I was also mentored by a lot of the professional, established writers in Nashville. A lot of members of the Songwriters Hall of Fame would come in to NSAI and they really helped pave the way for me, helped me see how the industry could work and how it really was a family.

What is some of the best advice you’ve gotten from any of them?

The best advice from Connie was to be nice to everybody no matter where you are in your career. She used to say, “You never know who your boss is going to be someday.” That really stuck with me.

Pictured: Alicia with Phil Ramone at Ocean Way. Courtesy of the Recording Academy / Getty Images © 2010

What moment have you had that your little kid self would be proud of?

About three years ago, I had the opportunity to meet Linda Perry. She was working on producing an album with Dolly Parton. I wanted to meet Linda and really engage her in the Academy. I emailed her and had a chance to connect. She said to just come by the studio and say hi. So I come in and they were like, “We’re expecting you, Alicia. Please sit here.” And I said, “I just want to be a fly on the wall. Just sit me over to the side and I will be ready to meet with Linda whenever she can.” Linda came [in the room], just going to get a drink, and she said, “Alicia, just go on into the control room.”

I was still a little hesitant, but as I walked in, Dolly was sitting in the control room and greeted me like it was just another morning. (Laughs) Linda sat down at the console, turned and chatted with me for a second, and said, “Just hang with us for a while.” Macy Gray was in that day singing and Dolly was singing harmony. That moment to me [affirmed that] this is why I love music so much and why I love the Nashville community. It reminded me that everyone is so welcoming. That was a fly on the wall moment for me that I think my younger self would’ve really cherished.

If someone was describing you, what would you want them to say?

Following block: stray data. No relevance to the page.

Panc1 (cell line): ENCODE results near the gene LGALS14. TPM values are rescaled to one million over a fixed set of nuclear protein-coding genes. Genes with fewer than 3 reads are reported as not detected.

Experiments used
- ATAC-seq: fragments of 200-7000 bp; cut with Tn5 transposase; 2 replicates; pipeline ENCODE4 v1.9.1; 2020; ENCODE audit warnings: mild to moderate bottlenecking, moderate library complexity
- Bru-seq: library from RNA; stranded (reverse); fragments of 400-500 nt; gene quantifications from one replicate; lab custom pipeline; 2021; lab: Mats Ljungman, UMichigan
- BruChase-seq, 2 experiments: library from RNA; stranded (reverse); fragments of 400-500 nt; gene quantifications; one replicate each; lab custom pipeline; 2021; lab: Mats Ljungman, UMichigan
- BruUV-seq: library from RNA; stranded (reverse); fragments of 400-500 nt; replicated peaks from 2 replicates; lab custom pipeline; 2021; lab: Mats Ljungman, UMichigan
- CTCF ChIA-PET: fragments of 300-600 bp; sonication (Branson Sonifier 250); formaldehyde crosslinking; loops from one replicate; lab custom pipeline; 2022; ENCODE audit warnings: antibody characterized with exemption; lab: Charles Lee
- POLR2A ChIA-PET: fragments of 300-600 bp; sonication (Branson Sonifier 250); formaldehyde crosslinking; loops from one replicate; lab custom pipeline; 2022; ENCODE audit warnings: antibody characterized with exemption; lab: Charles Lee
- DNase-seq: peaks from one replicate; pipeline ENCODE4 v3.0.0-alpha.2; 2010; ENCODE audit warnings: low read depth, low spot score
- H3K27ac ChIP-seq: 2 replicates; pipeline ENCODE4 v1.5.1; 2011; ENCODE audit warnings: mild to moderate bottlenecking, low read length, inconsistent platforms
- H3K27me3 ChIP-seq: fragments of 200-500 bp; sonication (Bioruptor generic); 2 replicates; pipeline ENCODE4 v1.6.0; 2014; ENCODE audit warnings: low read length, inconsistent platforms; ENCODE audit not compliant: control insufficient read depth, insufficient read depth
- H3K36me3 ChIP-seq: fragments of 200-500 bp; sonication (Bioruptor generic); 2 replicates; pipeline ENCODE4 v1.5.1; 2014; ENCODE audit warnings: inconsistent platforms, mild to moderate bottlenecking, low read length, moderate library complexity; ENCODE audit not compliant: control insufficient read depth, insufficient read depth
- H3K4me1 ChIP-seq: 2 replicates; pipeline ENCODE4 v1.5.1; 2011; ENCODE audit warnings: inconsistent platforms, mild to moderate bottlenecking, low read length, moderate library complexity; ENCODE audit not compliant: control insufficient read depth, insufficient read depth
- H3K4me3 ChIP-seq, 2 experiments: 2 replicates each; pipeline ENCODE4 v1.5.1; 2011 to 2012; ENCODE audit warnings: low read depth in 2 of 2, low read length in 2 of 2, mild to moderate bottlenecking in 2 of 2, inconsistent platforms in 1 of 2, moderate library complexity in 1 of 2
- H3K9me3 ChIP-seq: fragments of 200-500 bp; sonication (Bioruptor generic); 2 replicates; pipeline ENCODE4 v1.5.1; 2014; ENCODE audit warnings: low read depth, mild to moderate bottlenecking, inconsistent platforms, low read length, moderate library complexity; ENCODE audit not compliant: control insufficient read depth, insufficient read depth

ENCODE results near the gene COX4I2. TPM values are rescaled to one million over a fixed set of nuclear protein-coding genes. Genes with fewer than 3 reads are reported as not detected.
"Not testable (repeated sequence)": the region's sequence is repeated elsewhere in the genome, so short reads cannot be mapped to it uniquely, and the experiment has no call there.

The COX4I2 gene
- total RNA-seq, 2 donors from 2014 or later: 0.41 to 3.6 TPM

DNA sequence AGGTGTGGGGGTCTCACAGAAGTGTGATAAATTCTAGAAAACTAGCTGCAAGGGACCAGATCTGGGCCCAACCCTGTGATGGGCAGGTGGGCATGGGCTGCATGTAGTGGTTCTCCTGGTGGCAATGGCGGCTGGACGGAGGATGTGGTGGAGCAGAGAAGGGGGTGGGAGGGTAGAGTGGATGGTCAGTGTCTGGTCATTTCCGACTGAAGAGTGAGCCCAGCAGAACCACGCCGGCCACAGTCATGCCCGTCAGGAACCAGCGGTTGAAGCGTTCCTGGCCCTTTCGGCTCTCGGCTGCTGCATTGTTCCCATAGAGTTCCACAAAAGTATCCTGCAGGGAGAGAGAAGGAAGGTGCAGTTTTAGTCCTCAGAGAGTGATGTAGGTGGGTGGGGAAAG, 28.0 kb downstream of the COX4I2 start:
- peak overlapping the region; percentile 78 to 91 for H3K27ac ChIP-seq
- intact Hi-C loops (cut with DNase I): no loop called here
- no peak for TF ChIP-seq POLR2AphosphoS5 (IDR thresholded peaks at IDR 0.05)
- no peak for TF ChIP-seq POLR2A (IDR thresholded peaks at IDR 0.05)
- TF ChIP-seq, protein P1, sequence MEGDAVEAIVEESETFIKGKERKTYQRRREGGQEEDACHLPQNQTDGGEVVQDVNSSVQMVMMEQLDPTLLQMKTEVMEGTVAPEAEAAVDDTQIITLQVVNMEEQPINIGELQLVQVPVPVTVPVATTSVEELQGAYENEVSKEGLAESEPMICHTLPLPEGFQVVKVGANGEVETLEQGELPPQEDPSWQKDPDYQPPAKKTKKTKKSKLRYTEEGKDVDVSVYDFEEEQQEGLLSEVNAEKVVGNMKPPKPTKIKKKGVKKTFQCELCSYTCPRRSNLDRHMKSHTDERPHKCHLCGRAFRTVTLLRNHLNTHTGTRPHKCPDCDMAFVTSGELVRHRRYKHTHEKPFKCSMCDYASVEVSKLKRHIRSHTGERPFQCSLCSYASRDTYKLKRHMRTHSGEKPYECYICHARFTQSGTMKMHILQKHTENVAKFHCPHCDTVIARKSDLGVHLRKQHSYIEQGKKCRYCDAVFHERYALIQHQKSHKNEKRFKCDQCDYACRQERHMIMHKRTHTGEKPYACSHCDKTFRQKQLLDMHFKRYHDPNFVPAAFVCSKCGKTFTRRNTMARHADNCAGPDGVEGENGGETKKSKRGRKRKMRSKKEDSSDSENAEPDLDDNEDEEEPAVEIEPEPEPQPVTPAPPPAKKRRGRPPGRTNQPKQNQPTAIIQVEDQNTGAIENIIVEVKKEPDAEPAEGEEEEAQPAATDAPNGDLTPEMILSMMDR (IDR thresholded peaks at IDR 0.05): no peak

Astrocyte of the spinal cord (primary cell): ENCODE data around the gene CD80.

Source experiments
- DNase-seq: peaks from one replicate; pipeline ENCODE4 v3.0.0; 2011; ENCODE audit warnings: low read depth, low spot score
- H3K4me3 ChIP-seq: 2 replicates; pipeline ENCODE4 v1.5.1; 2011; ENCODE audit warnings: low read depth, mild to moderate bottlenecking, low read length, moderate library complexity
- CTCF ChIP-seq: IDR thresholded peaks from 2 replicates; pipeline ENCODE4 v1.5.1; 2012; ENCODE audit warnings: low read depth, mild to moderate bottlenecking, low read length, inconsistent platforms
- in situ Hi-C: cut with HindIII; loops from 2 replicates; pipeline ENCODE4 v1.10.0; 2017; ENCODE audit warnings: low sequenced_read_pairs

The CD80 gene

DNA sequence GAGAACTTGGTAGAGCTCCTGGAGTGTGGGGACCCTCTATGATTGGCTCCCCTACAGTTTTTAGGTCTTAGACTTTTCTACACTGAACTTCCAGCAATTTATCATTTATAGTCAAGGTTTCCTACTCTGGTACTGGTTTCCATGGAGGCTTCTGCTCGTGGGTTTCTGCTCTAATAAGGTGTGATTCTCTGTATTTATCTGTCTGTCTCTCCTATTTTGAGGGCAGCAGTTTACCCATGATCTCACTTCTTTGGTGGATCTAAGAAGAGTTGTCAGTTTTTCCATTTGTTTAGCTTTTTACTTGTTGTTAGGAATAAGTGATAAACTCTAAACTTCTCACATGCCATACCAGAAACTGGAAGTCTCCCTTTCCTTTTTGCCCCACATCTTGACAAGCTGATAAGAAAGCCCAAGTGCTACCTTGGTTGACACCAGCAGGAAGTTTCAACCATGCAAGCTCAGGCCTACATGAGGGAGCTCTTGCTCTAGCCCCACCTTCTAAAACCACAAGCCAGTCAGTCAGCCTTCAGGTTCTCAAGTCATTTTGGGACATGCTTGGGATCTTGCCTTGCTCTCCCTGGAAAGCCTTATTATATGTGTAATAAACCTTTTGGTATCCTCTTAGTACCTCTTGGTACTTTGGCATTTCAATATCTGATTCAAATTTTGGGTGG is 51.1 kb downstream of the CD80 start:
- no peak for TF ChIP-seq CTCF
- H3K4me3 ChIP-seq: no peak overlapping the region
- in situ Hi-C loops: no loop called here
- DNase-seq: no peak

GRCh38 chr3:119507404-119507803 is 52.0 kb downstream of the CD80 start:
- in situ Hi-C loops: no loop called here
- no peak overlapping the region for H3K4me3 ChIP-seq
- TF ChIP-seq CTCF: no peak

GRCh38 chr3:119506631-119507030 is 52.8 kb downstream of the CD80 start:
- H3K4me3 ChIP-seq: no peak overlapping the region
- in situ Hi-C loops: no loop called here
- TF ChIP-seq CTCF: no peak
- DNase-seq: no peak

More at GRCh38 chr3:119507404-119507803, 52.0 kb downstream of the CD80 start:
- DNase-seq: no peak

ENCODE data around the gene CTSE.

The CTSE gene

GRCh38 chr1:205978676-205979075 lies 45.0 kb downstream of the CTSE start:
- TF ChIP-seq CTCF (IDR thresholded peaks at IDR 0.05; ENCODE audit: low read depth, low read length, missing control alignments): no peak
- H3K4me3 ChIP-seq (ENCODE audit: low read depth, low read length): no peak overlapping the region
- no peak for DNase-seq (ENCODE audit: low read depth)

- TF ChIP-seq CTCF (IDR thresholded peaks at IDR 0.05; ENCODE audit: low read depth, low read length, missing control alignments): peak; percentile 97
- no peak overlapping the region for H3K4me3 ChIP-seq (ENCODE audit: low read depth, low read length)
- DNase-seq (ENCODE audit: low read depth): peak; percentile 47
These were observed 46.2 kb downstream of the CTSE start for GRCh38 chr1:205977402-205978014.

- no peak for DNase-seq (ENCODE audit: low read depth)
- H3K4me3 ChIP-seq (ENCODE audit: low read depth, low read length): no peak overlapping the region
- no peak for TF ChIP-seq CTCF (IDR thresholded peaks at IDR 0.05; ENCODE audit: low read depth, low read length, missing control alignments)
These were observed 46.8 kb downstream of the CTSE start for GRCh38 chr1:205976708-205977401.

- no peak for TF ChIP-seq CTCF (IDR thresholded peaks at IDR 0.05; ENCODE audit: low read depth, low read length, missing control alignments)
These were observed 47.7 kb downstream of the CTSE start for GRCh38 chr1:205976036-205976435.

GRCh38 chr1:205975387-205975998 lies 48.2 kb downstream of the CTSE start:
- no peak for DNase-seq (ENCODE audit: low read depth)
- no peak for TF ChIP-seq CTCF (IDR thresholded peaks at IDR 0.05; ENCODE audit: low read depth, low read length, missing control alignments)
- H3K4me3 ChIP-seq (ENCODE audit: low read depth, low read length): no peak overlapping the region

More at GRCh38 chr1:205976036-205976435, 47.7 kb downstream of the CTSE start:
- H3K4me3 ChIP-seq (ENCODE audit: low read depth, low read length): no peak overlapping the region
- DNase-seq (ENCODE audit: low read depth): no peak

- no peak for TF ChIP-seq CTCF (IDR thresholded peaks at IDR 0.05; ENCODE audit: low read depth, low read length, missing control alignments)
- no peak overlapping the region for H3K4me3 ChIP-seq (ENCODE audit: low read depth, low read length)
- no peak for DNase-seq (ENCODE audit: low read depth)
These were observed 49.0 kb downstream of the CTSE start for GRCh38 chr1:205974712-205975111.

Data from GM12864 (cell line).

That’s such a hard one. I would say that I cared and that I had a real open door policy. Whether someone’s joined for the first time or been a member for 30 years, I’m here.

Shane McAnally Hits Peak Of MusicRow Top Songwriter Chart

Shane McAnally. Photo: Robby Klein

Shane McAnally has made his way to the top spot on the MusicRow Top Songwriter Chart this week.

McAnally is a co-writer on five currently charting songs, including Old Dominion’s “No Hard Feelings,” Kenny Chesney’s “Everyone She Knows,” Walker Hayes’ “AA,” Sam Hunt’s “23,” and Carly Pearce & Ashley McBryde’s “Never Wanted To Be That Girl”

After eight weeks at No. 1, Ashley Gorley moves to the No. 2 spot on the chart to make way for McAnally. He is a co-writer on such songs as “New Truck” (Dylan Scott), “Sand In My Boots” (Morgan Wallen), “Beers On Me” (Dierks Bentley, Hardy & Breland), “Slow Down Summer” (Thomas Rhett), “Give Heaven Some Hell” (Hardy), “Take My Name” (Parmalee), and “You Didn’t” (Brett Young).

Eric Church and Michael Hardy also swap places this week, with Church at No. 3 and Hardy at No. 4.

The weekly MusicRow Top Songwriter Chart uses algorithms based upon song activity according to airplay, digital download track sales and streams. This unique and exclusive addition to the MusicRow portfolio is the only songwriter chart of its kind.

Click here to view the full MusicRow Top Songwriter Chart.

Ryan Dokke Named VP, Promotion & Marketing At BMLG Records

Ryan Dokke